Following the squeal of the screen door were four steady thumps in my direction. I caught a glimpse of the black shoes and black pants in my direct view. A sudden feeling of dread washed over me. When I looked up, the Guido was lifting his sunglasses. He reached out his hand, but I didn't shake it. I just sat there. Dumb.
      Guido stroked his mustache for a moment, as if considering a proposal, before turning to head up the stairs. "I'll just leave you two alone to business." His footsteps were heavy, like the steady march of a soldier. One, two, three, four...one, two, three, four...
      Jodie sat herself back down next to me, though leaving a bit of breathing room between us. It was almost as if she had reverted back to the awkward, paranoid person I'd observed through the window. Somehow I think I liked her better that way.
      "I guess I should explain," she sighed. "You see, Tony... he's my husband." Ouch!
      "So why did you ask me over?" I also had the mind to ask why the Guido didn't actually live with her, but didn't.
      She looked up, her blue eyes as shiny as cold gin. "Well, we're having some marital issues. You see, Tony has... well, let's just say he has a hard time performing, if you know what I mean. What's more, he's stubborn. He won't get treatment. And I really want to have a baby. It would certainly keep me better company than he does. He's always away on these long business trips. Anyhow, he's opposed to anything unnatural, so Viagra is out of the question. Plus, he's also opposed to my being artificially inseminated, though I have half the mind to do it!"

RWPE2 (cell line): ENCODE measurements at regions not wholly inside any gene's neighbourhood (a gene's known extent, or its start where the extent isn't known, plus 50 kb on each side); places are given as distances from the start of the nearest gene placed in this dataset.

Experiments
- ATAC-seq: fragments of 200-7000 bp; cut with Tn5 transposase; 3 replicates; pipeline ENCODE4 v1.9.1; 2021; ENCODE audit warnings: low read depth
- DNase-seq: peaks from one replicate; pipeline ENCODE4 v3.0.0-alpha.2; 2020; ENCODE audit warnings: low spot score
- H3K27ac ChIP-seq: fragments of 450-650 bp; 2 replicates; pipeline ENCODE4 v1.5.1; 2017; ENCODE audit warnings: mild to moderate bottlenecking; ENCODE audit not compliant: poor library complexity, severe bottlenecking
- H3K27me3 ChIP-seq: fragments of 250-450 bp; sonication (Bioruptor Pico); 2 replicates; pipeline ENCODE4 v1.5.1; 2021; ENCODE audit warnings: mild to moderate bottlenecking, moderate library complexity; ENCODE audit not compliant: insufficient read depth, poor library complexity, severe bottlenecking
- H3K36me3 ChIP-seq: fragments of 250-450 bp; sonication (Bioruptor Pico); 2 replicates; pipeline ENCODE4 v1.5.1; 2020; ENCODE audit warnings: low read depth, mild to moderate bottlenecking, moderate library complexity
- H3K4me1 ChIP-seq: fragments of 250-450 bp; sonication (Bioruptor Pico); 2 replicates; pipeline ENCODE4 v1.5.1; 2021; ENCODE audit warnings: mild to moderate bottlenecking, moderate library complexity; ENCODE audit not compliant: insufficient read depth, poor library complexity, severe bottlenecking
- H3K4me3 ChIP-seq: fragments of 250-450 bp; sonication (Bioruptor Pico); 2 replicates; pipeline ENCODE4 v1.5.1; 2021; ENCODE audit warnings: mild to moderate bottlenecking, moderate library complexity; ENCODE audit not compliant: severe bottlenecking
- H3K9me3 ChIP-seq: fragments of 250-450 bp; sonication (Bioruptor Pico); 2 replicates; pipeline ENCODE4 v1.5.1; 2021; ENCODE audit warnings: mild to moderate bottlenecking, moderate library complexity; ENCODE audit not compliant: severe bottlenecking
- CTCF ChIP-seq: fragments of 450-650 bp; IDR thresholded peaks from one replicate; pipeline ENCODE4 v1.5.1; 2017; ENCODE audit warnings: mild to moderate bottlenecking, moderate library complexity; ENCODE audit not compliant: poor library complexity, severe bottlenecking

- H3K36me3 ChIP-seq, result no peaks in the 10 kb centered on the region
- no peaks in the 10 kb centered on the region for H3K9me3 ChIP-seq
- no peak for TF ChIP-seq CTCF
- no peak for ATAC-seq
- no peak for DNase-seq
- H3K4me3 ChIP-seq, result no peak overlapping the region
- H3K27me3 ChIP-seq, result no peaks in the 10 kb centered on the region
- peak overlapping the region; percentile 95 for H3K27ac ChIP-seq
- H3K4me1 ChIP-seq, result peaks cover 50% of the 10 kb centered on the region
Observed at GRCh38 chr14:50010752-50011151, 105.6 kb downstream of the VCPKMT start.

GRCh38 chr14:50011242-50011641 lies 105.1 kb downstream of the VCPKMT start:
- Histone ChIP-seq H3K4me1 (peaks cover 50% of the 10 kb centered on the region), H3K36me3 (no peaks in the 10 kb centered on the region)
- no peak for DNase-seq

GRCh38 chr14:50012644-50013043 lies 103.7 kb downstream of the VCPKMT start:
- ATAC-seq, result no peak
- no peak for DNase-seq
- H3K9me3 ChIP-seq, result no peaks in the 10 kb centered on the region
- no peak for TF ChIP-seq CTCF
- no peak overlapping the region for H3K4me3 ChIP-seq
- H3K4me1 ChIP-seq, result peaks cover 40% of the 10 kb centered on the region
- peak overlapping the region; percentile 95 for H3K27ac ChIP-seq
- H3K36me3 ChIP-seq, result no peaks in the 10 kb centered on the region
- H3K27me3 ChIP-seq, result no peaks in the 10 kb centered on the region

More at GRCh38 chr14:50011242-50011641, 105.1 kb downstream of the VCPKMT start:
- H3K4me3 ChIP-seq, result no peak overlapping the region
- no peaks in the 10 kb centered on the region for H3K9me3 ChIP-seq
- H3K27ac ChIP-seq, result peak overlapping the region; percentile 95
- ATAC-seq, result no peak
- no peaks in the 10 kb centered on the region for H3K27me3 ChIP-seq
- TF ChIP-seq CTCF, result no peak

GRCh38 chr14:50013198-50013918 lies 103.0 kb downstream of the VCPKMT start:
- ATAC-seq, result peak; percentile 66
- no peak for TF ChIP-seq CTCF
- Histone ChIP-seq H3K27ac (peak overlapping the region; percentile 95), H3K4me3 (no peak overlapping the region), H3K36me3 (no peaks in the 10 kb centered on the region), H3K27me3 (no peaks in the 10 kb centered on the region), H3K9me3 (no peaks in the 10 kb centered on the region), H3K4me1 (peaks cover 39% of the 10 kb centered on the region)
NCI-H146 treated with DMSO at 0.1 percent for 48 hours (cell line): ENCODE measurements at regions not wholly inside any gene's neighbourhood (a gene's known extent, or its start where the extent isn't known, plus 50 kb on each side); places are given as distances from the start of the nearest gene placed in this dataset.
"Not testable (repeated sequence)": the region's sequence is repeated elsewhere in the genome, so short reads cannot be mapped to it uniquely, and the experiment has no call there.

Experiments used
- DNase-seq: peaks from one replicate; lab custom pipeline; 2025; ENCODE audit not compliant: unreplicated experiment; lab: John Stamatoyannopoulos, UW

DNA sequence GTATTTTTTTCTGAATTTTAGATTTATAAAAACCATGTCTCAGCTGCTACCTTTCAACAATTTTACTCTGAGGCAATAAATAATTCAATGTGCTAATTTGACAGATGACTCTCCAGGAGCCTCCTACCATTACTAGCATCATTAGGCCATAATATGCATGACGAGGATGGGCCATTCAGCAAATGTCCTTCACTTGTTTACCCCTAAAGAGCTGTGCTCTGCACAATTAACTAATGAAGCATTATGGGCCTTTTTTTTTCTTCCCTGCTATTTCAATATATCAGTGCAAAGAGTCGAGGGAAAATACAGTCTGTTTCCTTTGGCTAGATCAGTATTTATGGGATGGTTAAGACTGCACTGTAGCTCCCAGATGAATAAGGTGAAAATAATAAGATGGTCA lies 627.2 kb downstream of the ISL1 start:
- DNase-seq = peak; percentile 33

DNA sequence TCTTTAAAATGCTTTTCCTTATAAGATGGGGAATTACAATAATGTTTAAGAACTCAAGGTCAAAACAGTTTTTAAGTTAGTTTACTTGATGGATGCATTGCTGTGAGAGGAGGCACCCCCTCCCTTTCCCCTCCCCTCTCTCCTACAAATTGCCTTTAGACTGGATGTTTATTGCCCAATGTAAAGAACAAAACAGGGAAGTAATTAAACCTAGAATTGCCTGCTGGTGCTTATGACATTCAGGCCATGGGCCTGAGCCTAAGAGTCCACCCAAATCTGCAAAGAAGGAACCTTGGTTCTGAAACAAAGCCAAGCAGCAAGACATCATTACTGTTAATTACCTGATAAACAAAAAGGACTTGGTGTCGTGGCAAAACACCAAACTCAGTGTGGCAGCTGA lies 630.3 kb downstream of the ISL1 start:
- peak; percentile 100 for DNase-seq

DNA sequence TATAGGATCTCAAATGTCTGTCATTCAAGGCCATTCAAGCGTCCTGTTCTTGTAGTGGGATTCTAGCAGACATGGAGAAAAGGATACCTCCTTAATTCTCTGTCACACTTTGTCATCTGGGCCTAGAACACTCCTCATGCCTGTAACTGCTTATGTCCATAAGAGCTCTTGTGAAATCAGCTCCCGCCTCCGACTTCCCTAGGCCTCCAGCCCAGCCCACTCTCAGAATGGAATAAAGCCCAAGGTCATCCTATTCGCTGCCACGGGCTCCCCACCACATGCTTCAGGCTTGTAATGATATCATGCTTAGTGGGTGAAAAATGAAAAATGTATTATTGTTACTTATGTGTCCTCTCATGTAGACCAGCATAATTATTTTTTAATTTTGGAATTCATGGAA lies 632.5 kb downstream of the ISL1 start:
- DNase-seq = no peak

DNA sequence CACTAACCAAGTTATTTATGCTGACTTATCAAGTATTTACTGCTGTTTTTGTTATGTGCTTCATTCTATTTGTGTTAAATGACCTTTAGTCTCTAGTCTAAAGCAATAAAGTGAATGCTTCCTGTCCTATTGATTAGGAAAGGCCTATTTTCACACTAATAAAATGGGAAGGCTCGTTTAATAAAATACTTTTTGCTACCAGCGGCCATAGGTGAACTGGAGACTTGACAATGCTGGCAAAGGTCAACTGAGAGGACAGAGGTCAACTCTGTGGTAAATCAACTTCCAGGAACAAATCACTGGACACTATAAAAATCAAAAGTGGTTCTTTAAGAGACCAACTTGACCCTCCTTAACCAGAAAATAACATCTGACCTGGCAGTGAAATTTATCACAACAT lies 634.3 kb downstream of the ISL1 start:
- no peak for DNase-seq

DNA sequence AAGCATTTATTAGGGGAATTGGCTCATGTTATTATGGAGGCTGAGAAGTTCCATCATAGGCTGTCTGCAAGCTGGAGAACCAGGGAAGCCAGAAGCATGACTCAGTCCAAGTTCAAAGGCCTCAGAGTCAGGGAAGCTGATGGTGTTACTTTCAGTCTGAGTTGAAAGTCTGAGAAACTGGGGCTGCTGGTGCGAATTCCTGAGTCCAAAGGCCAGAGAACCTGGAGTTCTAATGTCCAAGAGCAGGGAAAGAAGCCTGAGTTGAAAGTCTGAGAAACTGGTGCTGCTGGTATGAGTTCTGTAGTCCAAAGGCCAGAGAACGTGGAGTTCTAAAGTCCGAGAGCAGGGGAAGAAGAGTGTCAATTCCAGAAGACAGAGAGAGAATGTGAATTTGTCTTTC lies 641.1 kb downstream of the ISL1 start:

I guzzled down my Riesling as if it was water. I almost broke the empty glass as I banged it on the coaster.
      "And what do you want from me? Counsel you two back to marital bliss so he can get it up for you?"
      She shook her head. "No. We want you to impregnate me."
      Holy shit! A snort escaped from my nostrils. I felt like a racehorse whose ass had just been slapped hard.
      "Tony is willing to pay a substantial amount for your help with our situation."
      There was loud, seemingly disembodied, cackle. I soon realized it had come from me.
      "Look, not that I don't think you're gorgeous, or that normally I wouldn't dream of you and me, but these aren't normal circumstances here. You have a husband."
      "I know," she sighed.
      "And I'm not a sperm donor. There are places to go for that, with men who are willing to offer their stuff up."
      "I know, but banks are making anonymity harder these days and Tony's paranoid. Besides, with you it could be special. I know it. I can sense it. And I trust you would keep it secret."
      The muscles in my forehead contracted, pulling my right eyebrow up. It felt funny, as if controlled by a puppeteer with invisible strings. I laughed, really cackled, as my hand seized the bowl of mixed nuts on the table.